United States District Court, D. Maryland
THEODORE D. CHUANG, District Judge.
This matter is before the Court on a Motion for Partial Dismissal filed by Defendant Kaiser Foundation Health Plan of the Mid-Atlantic States, Inc. ("Kaiser"), ECF No. 27, in which Kaiser moves to dismiss Counts 1-2, 6, 8-10, 12-17, and pans of Counts 3 and 5, of the 17-count Amended Complaint filed by Plaintiff Yulon Wimbush ("Wimbush"). Having reviewed the pleadings and the briefs, the Court finds no hearing necessary. See Local Rule 105.6 (D. Md. 2014), For the following reasons, the Motion is GRANTED IN PART and DENIED IN PART.
I. The Virginia Allegations
Wimbush is an African American woman who began working at Kaiser's call center in Fair Oaks, Virginia in October 2009. Am, Compl. at 3 ¶ 1, ECF No. 24. Wimbush alleges that in or around July 2010. she began experiencing sexual harassment from her then supervisor Chris Veney ("Veney") in the form of repealed, unwelcome comments and other conduct which created a hostile work environment. Id. at 3-7 ¶¶ 3-24. As a result, she suffered "severe depression and mental pain, " and on one occasion her extreme stress and fear caused her to be taken to the hospital by paramedics. Id. at 5 ¶¶ 11, 7 ¶ 21. Wimbush and others notified Veney's supervisor of the conduct, but no action was taken, Id. at 4-5 ¶ 9, 6 ¶ 20, 7 ¶ 22, 8 ¶ 27.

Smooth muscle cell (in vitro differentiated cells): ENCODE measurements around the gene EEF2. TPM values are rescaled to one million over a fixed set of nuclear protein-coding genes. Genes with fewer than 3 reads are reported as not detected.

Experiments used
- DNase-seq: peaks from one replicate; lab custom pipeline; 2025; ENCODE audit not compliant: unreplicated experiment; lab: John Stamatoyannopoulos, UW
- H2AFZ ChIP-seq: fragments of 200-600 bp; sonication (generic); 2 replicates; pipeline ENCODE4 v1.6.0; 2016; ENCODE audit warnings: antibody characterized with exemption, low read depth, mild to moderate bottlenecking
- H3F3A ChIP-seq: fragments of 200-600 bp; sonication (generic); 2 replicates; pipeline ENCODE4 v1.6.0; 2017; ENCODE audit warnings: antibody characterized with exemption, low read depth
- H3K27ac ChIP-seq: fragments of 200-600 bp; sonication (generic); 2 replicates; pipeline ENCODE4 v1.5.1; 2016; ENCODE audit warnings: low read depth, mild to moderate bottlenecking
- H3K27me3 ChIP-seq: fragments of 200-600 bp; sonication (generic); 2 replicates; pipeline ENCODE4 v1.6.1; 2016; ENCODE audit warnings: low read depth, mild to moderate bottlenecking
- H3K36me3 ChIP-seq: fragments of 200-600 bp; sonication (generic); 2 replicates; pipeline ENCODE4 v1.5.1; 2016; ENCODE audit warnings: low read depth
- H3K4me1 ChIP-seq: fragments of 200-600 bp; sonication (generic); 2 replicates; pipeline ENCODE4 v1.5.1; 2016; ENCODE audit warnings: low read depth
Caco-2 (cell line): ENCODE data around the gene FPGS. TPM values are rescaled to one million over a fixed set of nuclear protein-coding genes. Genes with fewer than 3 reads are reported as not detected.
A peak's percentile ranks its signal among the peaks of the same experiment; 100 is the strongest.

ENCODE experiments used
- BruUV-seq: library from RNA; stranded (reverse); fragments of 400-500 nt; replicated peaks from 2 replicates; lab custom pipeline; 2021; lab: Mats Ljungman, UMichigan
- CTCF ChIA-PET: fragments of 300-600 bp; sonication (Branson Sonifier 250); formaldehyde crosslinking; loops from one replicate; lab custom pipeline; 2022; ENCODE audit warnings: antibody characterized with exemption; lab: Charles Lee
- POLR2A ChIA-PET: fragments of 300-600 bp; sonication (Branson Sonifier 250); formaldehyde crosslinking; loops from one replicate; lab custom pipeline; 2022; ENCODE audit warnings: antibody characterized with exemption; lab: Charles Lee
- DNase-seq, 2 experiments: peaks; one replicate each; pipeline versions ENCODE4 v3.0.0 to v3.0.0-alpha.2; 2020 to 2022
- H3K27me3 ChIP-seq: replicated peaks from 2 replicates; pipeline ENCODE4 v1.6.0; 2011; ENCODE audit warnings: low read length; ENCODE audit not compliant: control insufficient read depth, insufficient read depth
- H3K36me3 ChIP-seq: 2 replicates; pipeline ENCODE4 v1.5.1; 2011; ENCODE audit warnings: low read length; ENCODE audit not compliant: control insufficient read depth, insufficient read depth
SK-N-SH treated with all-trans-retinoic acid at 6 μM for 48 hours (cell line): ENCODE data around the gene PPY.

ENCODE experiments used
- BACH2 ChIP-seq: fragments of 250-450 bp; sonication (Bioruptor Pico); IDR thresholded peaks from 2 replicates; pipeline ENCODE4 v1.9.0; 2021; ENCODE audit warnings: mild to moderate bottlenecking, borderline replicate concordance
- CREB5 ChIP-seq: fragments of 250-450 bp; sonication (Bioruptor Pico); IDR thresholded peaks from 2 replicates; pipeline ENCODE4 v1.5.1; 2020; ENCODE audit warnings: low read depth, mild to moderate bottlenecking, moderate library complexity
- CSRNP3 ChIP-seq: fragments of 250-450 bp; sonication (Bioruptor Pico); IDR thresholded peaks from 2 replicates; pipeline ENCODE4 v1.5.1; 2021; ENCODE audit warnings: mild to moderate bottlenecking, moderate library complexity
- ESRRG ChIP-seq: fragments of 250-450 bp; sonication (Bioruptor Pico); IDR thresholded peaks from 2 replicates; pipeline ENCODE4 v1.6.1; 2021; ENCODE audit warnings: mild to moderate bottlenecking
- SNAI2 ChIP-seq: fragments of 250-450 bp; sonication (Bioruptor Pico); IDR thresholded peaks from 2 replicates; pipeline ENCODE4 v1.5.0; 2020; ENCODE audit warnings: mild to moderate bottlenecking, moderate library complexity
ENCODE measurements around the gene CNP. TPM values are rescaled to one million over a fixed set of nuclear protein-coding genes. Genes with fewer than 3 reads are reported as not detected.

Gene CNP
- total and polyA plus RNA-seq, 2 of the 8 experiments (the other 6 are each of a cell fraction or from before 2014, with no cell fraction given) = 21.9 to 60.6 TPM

II. The Maryland Allegations
In or around January 2011, Wimbush applied for and received a transfer to Kaiser's Shady Grove, Maryland location, where she worked as a full-time receptionist in an outpatient healthcare facility. Id. at 8 ¶ 1. In March 2012, she was transferred to another receptionist position at Kaisers outpatient facility in Gaithersburg. Maryland. Id. at 8 ¶ 2. At the Gaithersburg location, Wimhush's direct supervisor was Katherine Butler ("Butler"), who was the Medical Center Administrative Director. Id. at 8 ¶ 3. In or around May 2012, Wimbush began serving as a union shop steward at that location for the Office and Professional Employees International Union. Id. at 8 ¶ 4.